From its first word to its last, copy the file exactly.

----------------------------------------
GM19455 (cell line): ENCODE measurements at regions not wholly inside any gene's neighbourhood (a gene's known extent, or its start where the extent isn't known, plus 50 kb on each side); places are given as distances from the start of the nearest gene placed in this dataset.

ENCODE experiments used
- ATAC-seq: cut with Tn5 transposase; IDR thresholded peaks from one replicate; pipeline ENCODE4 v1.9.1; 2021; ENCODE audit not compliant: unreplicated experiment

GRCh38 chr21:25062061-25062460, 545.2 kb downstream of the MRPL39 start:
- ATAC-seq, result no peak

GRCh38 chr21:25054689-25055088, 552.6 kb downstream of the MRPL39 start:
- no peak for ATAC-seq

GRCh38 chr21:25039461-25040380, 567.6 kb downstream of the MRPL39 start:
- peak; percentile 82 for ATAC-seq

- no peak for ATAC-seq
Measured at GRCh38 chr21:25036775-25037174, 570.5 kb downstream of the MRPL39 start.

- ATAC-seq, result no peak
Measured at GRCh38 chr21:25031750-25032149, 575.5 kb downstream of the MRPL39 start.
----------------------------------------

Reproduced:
GM19455 (cell line): ENCODE measurements at regions not wholly inside any gene's neighbourhood (a gene's known extent, or its start where the extent isn't known, plus 50 kb on each side); places are given as distances from the start of the nearest gene placed in this dataset.

ENCODE experiments used
- ATAC-seq: cut with Tn5 transposase; IDR thresholded peaks from one replicate; pipeline ENCODE4 v1.9.1; 2021; ENCODE audit not compliant: unreplicated experiment

GRCh38 chr21:25062061-25062460, 545.2 kb downstream of the MRPL39 start:
- ATAC-seq, result no peak

GRCh38 chr21:25054689-25055088, 552.6 kb downstream of the MRPL39 start:
- no peak for ATAC-seq

GRCh38 chr21:25039461-25040380, 567.6 kb downstream of the MRPL39 start:
- peak; percentile 82 for ATAC-seq

- no peak for ATAC-seq
Measured at GRCh38 chr21:25036775-25037174, 570.5 kb downstream of the MRPL39 start.

- ATAC-seq, result no peak
Measured at GRCh38 chr21:25031750-25032149, 575.5 kb downstream of the MRPL39 start.